London-based Economist Intelligence Unit (EIU) is expecting the cedi’s end of year rate against the dollar to hit ¢7.87 as captured in its April 13, 2022, assessment of the Ghanaian economy.
The expected depreciation of the local currency against the dollar for the next eight months of this year, according to the EIU, will be influenced by the import structure of the economy and some actions of the offshore investors in Ghana’s bonds.
The EIU also adjusted its average end of year depreciation from ¢6.55 to ¢7.35.
Based on the forecast by the EIU, one can say the cedi’s worse and challenging depreciation against the US dollar is over.
Some may also argue that the depreciation rate against the dollar will slow down significantly over the next eight months of this year.
This is because, based on the average quotes by some of the major commercial banks in the country, they are selling a dollar ¢7.80 to their retail clients.
The development may mean that for the next eight months, the cedi’s depreciation against the dollar may not be more than ¢0.7.
It may bring some comfort to businesses that had raised concerns about the sharp depreciation rate against the dollar in the past.
EIU on cedi’s woes in the first quarter of 2022
The cedi weakened sharply in the first two months of 2022, reflecting increased demand for hard currency due to a strengthening in Ghana’s (structurally import-dependent) business activity and profit repatriation by Ghana-based multinationals (which is primarily carried out during the first quarter of the calendar year).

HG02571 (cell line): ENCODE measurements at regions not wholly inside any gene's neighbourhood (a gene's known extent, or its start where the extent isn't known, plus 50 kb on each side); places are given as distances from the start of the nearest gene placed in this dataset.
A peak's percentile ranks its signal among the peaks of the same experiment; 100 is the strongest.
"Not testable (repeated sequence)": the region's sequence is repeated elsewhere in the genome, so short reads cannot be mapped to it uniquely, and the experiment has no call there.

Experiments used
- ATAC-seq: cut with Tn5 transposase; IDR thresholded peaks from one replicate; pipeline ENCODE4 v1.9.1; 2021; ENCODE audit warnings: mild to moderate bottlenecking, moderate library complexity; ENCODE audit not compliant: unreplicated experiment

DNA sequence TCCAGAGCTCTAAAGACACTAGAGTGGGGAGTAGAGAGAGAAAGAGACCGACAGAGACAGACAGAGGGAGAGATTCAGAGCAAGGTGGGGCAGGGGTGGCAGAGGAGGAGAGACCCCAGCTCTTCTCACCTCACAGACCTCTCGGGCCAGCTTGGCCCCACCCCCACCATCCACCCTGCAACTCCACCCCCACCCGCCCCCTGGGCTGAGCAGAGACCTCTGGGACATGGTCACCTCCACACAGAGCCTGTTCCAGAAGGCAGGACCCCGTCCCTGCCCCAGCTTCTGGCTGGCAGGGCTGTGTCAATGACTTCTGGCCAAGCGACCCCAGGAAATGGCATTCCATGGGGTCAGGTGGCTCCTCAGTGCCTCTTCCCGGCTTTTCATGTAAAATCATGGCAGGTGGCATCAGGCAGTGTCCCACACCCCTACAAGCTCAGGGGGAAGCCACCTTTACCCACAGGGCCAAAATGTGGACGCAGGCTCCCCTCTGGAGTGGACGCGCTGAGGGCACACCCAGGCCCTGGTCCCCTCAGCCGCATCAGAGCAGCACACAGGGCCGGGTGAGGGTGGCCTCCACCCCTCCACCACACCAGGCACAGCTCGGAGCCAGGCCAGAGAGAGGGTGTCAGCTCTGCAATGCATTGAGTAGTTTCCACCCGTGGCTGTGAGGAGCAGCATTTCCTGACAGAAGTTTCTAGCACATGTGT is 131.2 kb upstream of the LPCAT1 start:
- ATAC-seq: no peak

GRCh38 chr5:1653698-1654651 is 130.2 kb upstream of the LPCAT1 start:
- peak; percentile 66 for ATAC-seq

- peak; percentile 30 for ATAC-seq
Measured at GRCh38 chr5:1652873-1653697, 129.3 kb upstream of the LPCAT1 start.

In a bid to stabilise the cedi, the Bank of Ghana announced foreign-exchange interventions, with $450m to be released via foreign-exchange forward auctions in the first quarter of 2022.
Some $300m had been released as of early March.
Regardless, strengthening growth will continue to reinforce import dependency, causing the cedi to depreciate on average over 2022.
EIU and Ghana Monetary Policy
The Unit said some further tightening by the Money Policy Committee of the Bank was needed to supply-side price pressures – including high utility and food prices, new taxes, rising global commodity prices and heightened freight charges, alongside supply-chain disruptions due to the Ukraine conflict, which are likely to keep inflation (especially fuel costs) elevated in 2022.
We expect the headline inflation rate to remain high (averaging about 15%) throughout early 2022, driven by supply-side price pressures, including rising global oil and food prices—exacerbated by logistical bottlenecks related to the Russia-Ukraine war.—and high utility and transport costs.
Average inflation will rise from 10% in 2021 to 13.4% in 2022 as prices for global commodities continue to increase, domestic demand starts to pick up further, and the currency depreciates sharply.
Inflation is forecast to average 8.8% in 2023-26, falling towards the lower end of the year.
This will reflect monetary tightening and weakening supply-side price pressures as the forecast period progresses, in part offset by ongoing local-currency depreciation.